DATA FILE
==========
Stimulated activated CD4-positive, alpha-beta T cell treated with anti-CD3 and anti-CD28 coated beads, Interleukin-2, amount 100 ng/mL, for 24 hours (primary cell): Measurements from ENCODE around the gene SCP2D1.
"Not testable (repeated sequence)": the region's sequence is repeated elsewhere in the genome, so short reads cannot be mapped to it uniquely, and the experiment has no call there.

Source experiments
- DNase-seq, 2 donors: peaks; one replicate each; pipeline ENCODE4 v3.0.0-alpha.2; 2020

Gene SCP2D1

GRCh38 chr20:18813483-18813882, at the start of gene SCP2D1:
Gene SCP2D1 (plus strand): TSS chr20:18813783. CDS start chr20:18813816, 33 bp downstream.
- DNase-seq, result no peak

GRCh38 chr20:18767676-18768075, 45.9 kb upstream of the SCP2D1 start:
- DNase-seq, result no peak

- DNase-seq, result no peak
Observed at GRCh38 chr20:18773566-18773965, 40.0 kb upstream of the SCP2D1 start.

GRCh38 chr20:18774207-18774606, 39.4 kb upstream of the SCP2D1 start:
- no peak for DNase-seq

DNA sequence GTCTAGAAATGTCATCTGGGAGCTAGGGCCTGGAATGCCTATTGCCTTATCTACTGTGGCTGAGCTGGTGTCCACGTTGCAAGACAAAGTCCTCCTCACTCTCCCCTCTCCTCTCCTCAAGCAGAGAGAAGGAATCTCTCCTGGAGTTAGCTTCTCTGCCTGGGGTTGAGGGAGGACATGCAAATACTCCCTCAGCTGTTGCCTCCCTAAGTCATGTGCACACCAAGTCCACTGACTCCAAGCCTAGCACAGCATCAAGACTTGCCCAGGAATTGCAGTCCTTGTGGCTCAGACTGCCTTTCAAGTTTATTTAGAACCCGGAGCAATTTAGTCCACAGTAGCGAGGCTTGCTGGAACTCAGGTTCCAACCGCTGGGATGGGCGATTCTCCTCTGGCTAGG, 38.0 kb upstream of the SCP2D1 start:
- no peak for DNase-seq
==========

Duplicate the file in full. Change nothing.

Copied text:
Stimulated activated CD4-positive, alpha-beta T cell treated with anti-CD3 and anti-CD28 coated beads, Interleukin-2, amount 100 ng/mL, for 24 hours (primary cell): Measurements from ENCODE around the gene SCP2D1.
"Not testable (repeated sequence)": the region's sequence is repeated elsewhere in the genome, so short reads cannot be mapped to it uniquely, and the experiment has no call there.

Source experiments
- DNase-seq, 2 donors: peaks; one replicate each; pipeline ENCODE4 v3.0.0-alpha.2; 2020

Gene SCP2D1

GRCh38 chr20:18813483-18813882, at the start of gene SCP2D1:
Gene SCP2D1 (plus strand): TSS chr20:18813783. CDS start chr20:18813816, 33 bp downstream.
- DNase-seq, result no peak

GRCh38 chr20:18767676-18768075, 45.9 kb upstream of the SCP2D1 start:
- DNase-seq, result no peak

- DNase-seq, result no peak
Observed at GRCh38 chr20:18773566-18773965, 40.0 kb upstream of the SCP2D1 start.

GRCh38 chr20:18774207-18774606, 39.4 kb upstream of the SCP2D1 start:
- no peak for DNase-seq

DNA sequence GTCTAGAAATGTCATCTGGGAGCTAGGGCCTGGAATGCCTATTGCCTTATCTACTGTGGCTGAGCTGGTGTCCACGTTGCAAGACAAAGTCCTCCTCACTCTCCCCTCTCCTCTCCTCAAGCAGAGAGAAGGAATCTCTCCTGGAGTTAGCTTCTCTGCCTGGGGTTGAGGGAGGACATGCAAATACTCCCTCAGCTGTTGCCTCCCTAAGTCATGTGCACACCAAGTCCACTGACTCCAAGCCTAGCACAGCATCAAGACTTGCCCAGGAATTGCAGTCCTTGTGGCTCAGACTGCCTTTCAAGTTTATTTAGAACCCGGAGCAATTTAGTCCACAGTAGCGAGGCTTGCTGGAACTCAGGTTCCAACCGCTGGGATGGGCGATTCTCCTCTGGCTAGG, 38.0 kb upstream of the SCP2D1 start:
- no peak for DNase-seq